There is an industry we’re all familiar with that is characterised by:
- a commoditized service differentiated mainly by customer experiences
- a high level of safety and reliability of the result
- a high barrier to entry for competitors
- a dependency on a relatively high load factor to reach break-even
- low marginal cost (every new customer after break-even cost little to serve)
- any excess capacity has zero-shelf-life (once it’s gone, it’s gone for good)
- high fixed costs, much of it spent on specialised labour
- high technological turnover
- close governmental regulation
You might imagine I’m talking about the cataract and refractive surgery business, and you’d be half-right. But in fact, I’m talking about the airline industry. Stay with me, you’ll see the connection.
About a month ago, IATA director general Alexandre de Juniac said: “The imposition of social-distancing measures on commercial flights would mean an end to “cheap travel” It is clear that if social distancing is imposed inside the aircraft, it will neutralise a huge proportion of seats – at least a third – for short- and mid-haul aircraft.”
Imagine that. An industry that operates on a 70% load factor is forced to curtail capacity by 33%. That’s an equation that won’t add up unless airlines raise prices – hence de Juniac’s remark regarding “an end to ‘cheap travel’”.
It’s the most basic equation in all of business:
Net profit = sales revenue − total costs.
Basic economic theory will tell you that when supply is low, prices increase; and when demand is low, prices decrease. The Coronavirus crisis, however, throws a spanner in the works of basic economic theory. Not only are we experiencing a demand-side crash, due to lockdown and the second-order effects of declining household incomes and residual fear around contracting the virus, we are also facing a supply-side contraction, due to regulations (i.e. social distancing) aimed at protecting the public.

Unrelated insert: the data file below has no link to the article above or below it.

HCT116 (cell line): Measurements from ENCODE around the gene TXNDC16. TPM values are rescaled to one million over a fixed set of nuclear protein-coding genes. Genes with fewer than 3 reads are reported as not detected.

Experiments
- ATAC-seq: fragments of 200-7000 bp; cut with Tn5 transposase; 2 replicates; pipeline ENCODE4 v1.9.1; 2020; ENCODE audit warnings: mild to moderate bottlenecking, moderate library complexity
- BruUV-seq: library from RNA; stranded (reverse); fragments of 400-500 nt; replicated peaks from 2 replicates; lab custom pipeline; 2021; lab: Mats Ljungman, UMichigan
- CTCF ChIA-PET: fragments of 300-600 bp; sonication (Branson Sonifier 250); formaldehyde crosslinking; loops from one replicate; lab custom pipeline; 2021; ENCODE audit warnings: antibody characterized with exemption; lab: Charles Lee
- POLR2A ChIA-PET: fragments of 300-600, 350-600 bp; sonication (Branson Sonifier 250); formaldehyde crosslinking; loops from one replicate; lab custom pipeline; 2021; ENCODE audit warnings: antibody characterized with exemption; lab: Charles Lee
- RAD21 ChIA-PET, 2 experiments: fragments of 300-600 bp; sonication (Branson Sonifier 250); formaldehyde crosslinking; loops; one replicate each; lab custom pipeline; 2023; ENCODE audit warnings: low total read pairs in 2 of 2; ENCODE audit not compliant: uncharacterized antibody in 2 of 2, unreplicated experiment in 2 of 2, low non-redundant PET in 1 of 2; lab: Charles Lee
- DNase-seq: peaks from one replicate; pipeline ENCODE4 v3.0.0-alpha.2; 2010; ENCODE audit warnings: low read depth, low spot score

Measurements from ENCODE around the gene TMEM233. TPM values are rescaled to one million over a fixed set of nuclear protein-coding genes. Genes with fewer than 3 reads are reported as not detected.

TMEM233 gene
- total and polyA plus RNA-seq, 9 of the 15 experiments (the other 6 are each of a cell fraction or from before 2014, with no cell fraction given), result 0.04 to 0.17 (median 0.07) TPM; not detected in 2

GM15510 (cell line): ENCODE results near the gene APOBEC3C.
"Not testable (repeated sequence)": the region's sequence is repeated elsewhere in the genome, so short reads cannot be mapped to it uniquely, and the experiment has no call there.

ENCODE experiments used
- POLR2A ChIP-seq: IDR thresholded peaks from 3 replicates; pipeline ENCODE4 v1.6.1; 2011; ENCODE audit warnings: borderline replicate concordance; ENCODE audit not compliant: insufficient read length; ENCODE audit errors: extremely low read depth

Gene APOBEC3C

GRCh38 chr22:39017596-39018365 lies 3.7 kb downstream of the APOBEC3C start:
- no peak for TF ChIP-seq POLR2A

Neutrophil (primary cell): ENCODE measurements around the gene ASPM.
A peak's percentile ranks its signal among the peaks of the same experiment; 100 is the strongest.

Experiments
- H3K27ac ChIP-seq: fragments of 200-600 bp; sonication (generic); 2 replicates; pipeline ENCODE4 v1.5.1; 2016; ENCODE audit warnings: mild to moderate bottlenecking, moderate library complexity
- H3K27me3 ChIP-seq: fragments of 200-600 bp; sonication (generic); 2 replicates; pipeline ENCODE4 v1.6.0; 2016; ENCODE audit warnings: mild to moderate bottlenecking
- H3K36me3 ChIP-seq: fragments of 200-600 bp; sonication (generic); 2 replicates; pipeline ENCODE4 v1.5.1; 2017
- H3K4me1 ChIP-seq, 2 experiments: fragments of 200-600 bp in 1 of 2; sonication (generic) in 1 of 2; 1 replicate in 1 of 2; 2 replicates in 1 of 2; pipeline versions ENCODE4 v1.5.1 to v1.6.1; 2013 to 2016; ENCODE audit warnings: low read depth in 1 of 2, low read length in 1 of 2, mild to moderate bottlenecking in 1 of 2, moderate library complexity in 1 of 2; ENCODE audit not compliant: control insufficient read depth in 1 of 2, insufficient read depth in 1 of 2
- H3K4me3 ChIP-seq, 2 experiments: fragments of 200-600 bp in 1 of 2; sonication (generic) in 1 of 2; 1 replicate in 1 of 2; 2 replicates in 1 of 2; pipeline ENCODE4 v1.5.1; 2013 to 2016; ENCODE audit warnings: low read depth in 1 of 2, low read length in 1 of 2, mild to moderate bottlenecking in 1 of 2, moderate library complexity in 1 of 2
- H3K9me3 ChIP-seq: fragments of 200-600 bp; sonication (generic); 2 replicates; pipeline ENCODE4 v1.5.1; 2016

Leisure travel, like refractive and private cataract surgery, is a discretionary expense. So, what’s going to happen to the travel industry?
Duncan Craig, Travel Editor for the Times and The Sunday Times, says:
Aviation will find a way to take off again, but in the short term, only the most fervent travellers will want to subject themselves to the thermal scanning, the disinfection tunnels, the intrusion, the hassle, the cost, the risk. We’re going to see a clear demographic demarcation of travellers, either self-imposed or driven by punitively priced or unobtainable insurance. Could flying become a young (and healthy) person’s game?